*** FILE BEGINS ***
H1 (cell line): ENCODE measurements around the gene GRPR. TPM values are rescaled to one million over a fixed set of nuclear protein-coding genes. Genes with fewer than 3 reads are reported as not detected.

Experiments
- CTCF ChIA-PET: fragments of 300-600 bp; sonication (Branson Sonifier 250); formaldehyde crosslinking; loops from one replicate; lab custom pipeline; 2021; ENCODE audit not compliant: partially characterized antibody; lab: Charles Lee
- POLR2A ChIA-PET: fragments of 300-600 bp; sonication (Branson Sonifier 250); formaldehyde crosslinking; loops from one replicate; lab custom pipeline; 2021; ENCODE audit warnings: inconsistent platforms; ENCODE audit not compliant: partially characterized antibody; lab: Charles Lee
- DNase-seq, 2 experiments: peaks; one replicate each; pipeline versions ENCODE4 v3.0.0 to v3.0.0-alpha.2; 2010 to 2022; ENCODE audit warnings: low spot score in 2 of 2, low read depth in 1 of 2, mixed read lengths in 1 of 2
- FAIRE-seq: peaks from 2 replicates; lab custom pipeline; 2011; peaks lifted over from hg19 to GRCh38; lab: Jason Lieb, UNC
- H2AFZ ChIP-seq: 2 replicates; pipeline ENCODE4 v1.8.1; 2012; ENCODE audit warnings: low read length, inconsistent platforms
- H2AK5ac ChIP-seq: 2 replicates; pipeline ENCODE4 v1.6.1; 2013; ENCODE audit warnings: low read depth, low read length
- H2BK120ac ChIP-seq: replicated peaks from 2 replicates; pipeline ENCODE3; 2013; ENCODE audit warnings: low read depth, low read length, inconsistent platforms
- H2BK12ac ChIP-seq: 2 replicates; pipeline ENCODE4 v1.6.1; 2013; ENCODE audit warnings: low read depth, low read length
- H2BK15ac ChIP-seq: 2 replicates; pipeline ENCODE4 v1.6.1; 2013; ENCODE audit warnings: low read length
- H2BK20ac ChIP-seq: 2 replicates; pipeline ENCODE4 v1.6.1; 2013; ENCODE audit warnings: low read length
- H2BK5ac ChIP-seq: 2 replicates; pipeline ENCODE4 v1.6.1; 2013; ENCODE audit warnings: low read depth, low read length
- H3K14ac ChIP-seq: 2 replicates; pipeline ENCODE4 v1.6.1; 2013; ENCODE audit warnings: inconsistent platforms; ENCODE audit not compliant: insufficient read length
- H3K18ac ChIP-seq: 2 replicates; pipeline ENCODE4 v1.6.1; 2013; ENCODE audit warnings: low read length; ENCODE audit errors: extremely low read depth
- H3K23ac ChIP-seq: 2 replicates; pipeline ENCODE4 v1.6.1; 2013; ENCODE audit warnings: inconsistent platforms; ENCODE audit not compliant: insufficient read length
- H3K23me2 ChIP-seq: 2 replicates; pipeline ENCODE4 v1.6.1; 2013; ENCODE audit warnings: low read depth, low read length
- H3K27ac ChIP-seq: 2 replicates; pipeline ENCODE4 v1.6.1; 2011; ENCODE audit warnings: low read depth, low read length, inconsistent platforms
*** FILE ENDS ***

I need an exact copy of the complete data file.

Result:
H1 (cell line): ENCODE measurements around the gene GRPR. TPM values are rescaled to one million over a fixed set of nuclear protein-coding genes. Genes with fewer than 3 reads are reported as not detected.

Experiments
- CTCF ChIA-PET: fragments of 300-600 bp; sonication (Branson Sonifier 250); formaldehyde crosslinking; loops from one replicate; lab custom pipeline; 2021; ENCODE audit not compliant: partially characterized antibody; lab: Charles Lee
- POLR2A ChIA-PET: fragments of 300-600 bp; sonication (Branson Sonifier 250); formaldehyde crosslinking; loops from one replicate; lab custom pipeline; 2021; ENCODE audit warnings: inconsistent platforms; ENCODE audit not compliant: partially characterized antibody; lab: Charles Lee
- DNase-seq, 2 experiments: peaks; one replicate each; pipeline versions ENCODE4 v3.0.0 to v3.0.0-alpha.2; 2010 to 2022; ENCODE audit warnings: low spot score in 2 of 2, low read depth in 1 of 2, mixed read lengths in 1 of 2
- FAIRE-seq: peaks from 2 replicates; lab custom pipeline; 2011; peaks lifted over from hg19 to GRCh38; lab: Jason Lieb, UNC
- H2AFZ ChIP-seq: 2 replicates; pipeline ENCODE4 v1.8.1; 2012; ENCODE audit warnings: low read length, inconsistent platforms
- H2AK5ac ChIP-seq: 2 replicates; pipeline ENCODE4 v1.6.1; 2013; ENCODE audit warnings: low read depth, low read length
- H2BK120ac ChIP-seq: replicated peaks from 2 replicates; pipeline ENCODE3; 2013; ENCODE audit warnings: low read depth, low read length, inconsistent platforms
- H2BK12ac ChIP-seq: 2 replicates; pipeline ENCODE4 v1.6.1; 2013; ENCODE audit warnings: low read depth, low read length
- H2BK15ac ChIP-seq: 2 replicates; pipeline ENCODE4 v1.6.1; 2013; ENCODE audit warnings: low read length
- H2BK20ac ChIP-seq: 2 replicates; pipeline ENCODE4 v1.6.1; 2013; ENCODE audit warnings: low read length
- H2BK5ac ChIP-seq: 2 replicates; pipeline ENCODE4 v1.6.1; 2013; ENCODE audit warnings: low read depth, low read length
- H3K14ac ChIP-seq: 2 replicates; pipeline ENCODE4 v1.6.1; 2013; ENCODE audit warnings: inconsistent platforms; ENCODE audit not compliant: insufficient read length
- H3K18ac ChIP-seq: 2 replicates; pipeline ENCODE4 v1.6.1; 2013; ENCODE audit warnings: low read length; ENCODE audit errors: extremely low read depth
- H3K23ac ChIP-seq: 2 replicates; pipeline ENCODE4 v1.6.1; 2013; ENCODE audit warnings: inconsistent platforms; ENCODE audit not compliant: insufficient read length
- H3K23me2 ChIP-seq: 2 replicates; pipeline ENCODE4 v1.6.1; 2013; ENCODE audit warnings: low read depth, low read length
- H3K27ac ChIP-seq: 2 replicates; pipeline ENCODE4 v1.6.1; 2011; ENCODE audit warnings: low read depth, low read length, inconsistent platforms